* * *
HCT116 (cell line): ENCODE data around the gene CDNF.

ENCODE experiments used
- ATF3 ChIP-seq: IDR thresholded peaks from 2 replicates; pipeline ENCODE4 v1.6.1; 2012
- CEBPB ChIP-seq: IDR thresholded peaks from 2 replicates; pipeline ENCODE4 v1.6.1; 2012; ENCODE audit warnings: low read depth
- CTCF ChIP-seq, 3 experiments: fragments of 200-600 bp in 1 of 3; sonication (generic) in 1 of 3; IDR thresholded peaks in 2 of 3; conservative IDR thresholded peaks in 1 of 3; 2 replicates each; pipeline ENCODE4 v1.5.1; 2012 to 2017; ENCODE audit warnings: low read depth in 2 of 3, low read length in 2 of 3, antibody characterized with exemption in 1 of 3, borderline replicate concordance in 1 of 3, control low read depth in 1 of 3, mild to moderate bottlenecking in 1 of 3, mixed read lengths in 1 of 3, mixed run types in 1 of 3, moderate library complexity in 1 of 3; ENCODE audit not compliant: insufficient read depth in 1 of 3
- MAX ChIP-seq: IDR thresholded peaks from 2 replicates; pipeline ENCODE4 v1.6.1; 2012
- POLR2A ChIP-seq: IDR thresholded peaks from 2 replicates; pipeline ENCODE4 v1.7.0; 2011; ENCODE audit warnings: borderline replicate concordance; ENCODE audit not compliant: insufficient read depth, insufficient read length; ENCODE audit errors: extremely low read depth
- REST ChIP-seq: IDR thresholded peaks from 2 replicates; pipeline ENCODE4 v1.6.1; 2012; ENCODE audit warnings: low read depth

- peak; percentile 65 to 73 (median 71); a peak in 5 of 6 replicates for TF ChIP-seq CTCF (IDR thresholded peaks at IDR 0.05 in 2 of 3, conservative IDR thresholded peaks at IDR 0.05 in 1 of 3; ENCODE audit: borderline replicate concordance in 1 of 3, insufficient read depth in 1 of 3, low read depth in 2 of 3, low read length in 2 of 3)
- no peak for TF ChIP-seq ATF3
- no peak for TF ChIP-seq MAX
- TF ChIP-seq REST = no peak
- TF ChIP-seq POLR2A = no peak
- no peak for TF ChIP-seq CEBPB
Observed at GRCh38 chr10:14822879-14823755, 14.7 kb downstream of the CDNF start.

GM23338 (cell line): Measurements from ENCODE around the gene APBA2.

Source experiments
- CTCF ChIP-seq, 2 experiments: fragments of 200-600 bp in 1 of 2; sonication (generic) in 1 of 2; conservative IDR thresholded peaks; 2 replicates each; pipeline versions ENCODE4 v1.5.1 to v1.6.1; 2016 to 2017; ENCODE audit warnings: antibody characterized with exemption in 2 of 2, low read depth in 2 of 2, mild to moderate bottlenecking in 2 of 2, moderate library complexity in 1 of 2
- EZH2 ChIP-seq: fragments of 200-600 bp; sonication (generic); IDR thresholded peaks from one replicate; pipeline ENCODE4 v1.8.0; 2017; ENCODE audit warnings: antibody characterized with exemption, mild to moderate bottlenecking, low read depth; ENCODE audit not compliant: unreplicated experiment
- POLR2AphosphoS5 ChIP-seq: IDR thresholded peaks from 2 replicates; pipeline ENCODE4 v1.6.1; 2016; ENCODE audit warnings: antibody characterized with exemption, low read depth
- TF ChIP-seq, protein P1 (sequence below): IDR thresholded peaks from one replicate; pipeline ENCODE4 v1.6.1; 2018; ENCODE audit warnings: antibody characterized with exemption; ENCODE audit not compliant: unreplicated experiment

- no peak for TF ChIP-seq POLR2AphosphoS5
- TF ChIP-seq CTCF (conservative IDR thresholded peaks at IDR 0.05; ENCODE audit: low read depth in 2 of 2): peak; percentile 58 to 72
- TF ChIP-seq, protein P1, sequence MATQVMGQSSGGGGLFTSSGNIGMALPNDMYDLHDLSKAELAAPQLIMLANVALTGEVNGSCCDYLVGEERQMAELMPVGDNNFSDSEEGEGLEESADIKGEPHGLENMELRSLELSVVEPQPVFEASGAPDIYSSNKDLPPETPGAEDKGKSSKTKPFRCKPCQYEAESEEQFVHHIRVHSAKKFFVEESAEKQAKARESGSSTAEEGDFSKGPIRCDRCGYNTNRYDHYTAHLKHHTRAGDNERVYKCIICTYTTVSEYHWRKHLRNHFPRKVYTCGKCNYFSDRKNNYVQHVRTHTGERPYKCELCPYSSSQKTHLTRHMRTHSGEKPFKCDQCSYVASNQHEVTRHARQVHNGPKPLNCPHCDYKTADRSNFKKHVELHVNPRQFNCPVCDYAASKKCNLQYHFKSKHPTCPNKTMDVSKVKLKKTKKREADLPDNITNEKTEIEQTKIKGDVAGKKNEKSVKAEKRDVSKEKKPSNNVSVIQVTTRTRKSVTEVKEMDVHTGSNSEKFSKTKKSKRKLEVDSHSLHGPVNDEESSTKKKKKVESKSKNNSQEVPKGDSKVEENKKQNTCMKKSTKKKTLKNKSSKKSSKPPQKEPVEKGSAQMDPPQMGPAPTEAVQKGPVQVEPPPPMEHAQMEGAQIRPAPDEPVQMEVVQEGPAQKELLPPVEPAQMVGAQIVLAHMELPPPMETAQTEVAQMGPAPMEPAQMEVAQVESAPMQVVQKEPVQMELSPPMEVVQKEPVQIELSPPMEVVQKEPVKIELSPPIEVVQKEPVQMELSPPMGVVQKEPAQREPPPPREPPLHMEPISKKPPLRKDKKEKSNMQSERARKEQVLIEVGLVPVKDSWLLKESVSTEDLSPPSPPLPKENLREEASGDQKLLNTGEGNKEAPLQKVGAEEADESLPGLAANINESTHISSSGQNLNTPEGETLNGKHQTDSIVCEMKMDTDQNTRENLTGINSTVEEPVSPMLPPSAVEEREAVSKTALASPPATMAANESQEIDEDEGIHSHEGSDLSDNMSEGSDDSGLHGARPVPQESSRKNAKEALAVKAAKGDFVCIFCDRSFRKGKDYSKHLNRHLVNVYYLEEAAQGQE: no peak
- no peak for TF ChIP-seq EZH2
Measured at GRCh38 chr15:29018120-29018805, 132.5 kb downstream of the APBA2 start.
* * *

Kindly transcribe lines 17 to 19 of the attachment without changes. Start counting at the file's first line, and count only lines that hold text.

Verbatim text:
Source experiments
- CTCF ChIP-seq, 2 experiments: fragments of 200-600 bp in 1 of 2; sonication (generic) in 1 of 2; conservative IDR thresholded peaks; 2 replicates each; pipeline versions ENCODE4 v1.5.1 to v1.6.1; 2016 to 2017; ENCODE audit warnings: antibody characterized with exemption in 2 of 2, low read depth in 2 of 2, mild to moderate bottlenecking in 2 of 2, moderate library complexity in 1 of 2
- EZH2 ChIP-seq: fragments of 200-600 bp; sonication (generic); IDR thresholded peaks from one replicate; pipeline ENCODE4 v1.8.0; 2017; ENCODE audit warnings: antibody characterized with exemption, mild to moderate bottlenecking, low read depth; ENCODE audit not compliant: unreplicated experiment